Lawyer calls for changes to law for co-habiting couples
A LAWYER is calling for the law to be changed as the current system is preventing him from helping warring co-habiting couples.
Paul Hunt from Kirwans law firm, which has offices in Hoghton Street in Southport, is a member of family justice group Resolution and said he sees many clients who wrongly believe they are automatically entitled to financial rights from their former ‘common-law’ spouse.
He is backing the growing number of campaigners demanding legal changes to protect those who choose to set up home together but not to marry.
He said: “Cohabitation is an increasing form of family arrangement, and, on the face of it, appears to barely differ from the set-up of a married couple. However, the law falls woefully behind when it comes to this area, which means that solicitors assisting ex-partners battling the division of assets tend to have to focus on property ownership and trust law rather than on any formal rules governing cohabiting couples.
“I am seriously concerned that many cohabiting couples are unaware that they have very little in the way of financial rights should they split. The limitations of the law mean that these families are extremely vulnerable to severe financial hardship in the event that the relationship breaks down.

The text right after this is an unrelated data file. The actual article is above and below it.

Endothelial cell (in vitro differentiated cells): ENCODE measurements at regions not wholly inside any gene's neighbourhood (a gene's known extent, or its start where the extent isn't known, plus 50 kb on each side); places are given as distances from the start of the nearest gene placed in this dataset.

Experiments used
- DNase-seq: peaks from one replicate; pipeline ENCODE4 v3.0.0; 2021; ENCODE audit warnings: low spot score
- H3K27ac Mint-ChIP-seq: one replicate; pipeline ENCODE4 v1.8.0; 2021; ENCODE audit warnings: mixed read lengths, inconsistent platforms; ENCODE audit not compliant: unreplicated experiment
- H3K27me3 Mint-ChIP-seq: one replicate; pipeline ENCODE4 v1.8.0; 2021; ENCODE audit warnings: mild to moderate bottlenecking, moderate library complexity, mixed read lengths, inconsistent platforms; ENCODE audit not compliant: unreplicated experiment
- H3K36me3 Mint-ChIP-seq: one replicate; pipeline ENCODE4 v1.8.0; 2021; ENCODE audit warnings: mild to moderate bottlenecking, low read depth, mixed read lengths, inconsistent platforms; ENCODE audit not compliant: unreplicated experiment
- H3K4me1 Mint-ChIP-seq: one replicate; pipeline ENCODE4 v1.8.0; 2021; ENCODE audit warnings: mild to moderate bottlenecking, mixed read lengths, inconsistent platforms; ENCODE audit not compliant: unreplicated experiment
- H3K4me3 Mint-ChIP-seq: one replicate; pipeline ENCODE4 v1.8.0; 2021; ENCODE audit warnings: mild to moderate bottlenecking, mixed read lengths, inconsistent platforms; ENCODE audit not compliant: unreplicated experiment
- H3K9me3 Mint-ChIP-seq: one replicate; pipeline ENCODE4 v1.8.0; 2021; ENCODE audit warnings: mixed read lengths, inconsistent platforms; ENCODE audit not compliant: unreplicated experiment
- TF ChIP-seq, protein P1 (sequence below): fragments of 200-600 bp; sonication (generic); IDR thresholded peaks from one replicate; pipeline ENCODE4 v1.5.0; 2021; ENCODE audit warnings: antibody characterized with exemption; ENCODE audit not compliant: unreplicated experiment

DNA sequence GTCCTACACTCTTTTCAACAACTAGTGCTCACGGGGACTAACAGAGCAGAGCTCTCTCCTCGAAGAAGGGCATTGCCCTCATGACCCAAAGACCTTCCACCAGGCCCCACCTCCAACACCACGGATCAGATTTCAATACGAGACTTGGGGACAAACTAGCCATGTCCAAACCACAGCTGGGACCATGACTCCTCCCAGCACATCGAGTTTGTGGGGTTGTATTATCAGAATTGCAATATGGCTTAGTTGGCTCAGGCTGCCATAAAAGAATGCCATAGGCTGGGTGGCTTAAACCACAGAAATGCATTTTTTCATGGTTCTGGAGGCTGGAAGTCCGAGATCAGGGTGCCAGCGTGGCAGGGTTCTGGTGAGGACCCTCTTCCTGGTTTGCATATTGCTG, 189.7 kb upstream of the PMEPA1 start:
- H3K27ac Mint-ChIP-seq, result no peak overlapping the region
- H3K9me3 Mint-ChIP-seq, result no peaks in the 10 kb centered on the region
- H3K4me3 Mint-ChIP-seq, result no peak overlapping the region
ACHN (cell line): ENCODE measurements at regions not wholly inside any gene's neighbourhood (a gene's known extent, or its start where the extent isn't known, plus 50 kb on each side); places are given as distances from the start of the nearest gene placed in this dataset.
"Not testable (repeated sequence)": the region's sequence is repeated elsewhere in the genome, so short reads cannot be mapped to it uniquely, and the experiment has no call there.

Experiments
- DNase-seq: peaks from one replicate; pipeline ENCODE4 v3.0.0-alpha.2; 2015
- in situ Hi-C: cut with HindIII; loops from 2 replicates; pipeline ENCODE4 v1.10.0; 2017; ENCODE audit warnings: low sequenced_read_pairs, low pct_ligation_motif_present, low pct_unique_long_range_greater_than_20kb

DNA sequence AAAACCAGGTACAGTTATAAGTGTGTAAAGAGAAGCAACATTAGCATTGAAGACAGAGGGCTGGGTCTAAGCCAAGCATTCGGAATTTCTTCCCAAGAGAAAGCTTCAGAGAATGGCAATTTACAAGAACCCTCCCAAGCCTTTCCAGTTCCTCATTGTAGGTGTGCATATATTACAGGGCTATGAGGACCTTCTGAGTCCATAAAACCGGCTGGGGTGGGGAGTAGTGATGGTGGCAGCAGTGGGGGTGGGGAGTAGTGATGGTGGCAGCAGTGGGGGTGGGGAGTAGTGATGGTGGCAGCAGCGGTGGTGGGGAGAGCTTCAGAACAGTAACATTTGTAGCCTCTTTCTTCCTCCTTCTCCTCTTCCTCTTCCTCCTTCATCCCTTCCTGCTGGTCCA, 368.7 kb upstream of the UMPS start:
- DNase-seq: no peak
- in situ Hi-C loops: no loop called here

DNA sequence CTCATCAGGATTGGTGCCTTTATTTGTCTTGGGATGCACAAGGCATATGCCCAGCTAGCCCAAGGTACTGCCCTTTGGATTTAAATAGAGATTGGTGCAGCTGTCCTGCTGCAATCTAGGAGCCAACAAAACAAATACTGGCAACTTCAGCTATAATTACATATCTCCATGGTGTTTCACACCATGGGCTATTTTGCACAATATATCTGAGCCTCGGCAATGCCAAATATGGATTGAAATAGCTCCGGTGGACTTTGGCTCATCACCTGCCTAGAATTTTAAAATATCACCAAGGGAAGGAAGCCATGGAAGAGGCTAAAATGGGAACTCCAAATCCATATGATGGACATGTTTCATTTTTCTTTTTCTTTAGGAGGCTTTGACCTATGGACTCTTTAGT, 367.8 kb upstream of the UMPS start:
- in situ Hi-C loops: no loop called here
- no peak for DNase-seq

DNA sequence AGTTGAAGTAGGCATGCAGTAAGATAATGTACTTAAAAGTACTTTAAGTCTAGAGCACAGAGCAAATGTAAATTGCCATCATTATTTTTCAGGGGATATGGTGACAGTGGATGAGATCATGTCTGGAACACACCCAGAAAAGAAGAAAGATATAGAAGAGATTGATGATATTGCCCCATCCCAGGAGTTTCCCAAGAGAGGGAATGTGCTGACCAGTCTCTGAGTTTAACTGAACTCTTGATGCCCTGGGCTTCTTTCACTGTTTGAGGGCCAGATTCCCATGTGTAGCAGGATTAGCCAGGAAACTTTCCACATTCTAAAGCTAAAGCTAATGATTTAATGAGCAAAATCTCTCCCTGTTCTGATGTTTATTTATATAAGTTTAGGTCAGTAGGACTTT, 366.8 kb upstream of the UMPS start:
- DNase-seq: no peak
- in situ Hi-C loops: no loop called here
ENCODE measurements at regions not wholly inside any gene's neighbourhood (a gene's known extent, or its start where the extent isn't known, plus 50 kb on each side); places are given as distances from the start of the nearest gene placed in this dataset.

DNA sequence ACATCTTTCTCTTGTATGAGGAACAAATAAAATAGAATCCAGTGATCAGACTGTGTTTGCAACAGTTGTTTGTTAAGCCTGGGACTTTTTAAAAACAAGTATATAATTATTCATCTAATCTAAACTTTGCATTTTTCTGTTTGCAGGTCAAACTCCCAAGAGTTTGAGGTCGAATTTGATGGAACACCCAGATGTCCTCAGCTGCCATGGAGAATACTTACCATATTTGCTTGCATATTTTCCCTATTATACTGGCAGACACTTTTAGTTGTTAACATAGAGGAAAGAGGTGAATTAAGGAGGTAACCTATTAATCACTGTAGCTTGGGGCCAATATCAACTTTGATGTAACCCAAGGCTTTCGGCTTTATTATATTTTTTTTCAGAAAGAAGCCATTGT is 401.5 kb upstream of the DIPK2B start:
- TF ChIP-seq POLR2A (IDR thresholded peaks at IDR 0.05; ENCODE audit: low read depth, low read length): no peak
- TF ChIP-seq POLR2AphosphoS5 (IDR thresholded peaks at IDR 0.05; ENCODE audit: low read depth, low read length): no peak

“On splitting up, many people are left adrift, having been under the mistaken belief that they would be entitled to a share of the home and having also assumed that they would be in much the same position as other people they know who have gone through divorces.
“There is an argument that people may have chosen not to marry because they had a very definite view about not wanting to make legal commitments to each other but there can be other unintended sad consequences for cohabiting couples if, for example, the property owner has not made a will providing for their partner. The intestacy rules do not protect non-spouses.
“While there are no specific laws regarding this type of relationship, there are some measures lawyers can take to avoid a legal battle on behalf of their clients.
“The best way for cohabiting couples to protect themselves is to enter into a cohabitation agreement and be clear about what they would expect to walk away with if the relationship ends.”